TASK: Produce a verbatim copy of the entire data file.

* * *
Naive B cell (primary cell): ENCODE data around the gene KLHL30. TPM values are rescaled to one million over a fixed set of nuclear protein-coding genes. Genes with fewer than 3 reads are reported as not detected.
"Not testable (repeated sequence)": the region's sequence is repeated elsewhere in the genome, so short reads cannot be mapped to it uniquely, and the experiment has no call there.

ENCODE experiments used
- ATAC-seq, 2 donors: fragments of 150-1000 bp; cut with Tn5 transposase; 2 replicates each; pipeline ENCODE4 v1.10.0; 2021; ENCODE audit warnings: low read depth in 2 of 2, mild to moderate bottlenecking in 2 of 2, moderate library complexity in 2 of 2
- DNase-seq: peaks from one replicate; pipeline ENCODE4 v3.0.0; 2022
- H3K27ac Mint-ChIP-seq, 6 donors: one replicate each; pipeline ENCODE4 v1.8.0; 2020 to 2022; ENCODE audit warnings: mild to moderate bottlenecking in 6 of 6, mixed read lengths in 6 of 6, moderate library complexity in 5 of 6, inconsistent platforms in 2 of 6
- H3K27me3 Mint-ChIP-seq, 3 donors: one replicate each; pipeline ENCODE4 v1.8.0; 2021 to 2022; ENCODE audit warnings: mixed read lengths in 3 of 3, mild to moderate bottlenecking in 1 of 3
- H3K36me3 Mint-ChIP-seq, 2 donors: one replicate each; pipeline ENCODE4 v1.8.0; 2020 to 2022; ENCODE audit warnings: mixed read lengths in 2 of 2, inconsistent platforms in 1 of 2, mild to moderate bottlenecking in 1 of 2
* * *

Naive B cell (primary cell): ENCODE data around the gene KLHL30. TPM values are rescaled to one million over a fixed set of nuclear protein-coding genes. Genes with fewer than 3 reads are reported as not detected.
"Not testable (repeated sequence)": the region's sequence is repeated elsewhere in the genome, so short reads cannot be mapped to it uniquely, and the experiment has no call there.

ENCODE experiments used
- ATAC-seq, 2 donors: fragments of 150-1000 bp; cut with Tn5 transposase; 2 replicates each; pipeline ENCODE4 v1.10.0; 2021; ENCODE audit warnings: low read depth in 2 of 2, mild to moderate bottlenecking in 2 of 2, moderate library complexity in 2 of 2
- DNase-seq: peaks from one replicate; pipeline ENCODE4 v3.0.0; 2022
- H3K27ac Mint-ChIP-seq, 6 donors: one replicate each; pipeline ENCODE4 v1.8.0; 2020 to 2022; ENCODE audit warnings: mild to moderate bottlenecking in 6 of 6, mixed read lengths in 6 of 6, moderate library complexity in 5 of 6, inconsistent platforms in 2 of 6
- H3K27me3 Mint-ChIP-seq, 3 donors: one replicate each; pipeline ENCODE4 v1.8.0; 2021 to 2022; ENCODE audit warnings: mixed read lengths in 3 of 3, mild to moderate bottlenecking in 1 of 3
- H3K36me3 Mint-ChIP-seq, 2 donors: one replicate each; pipeline ENCODE4 v1.8.0; 2020 to 2022; ENCODE audit warnings: mixed read lengths in 2 of 2, inconsistent platforms in 1 of 2, mild to moderate bottlenecking in 1 of 2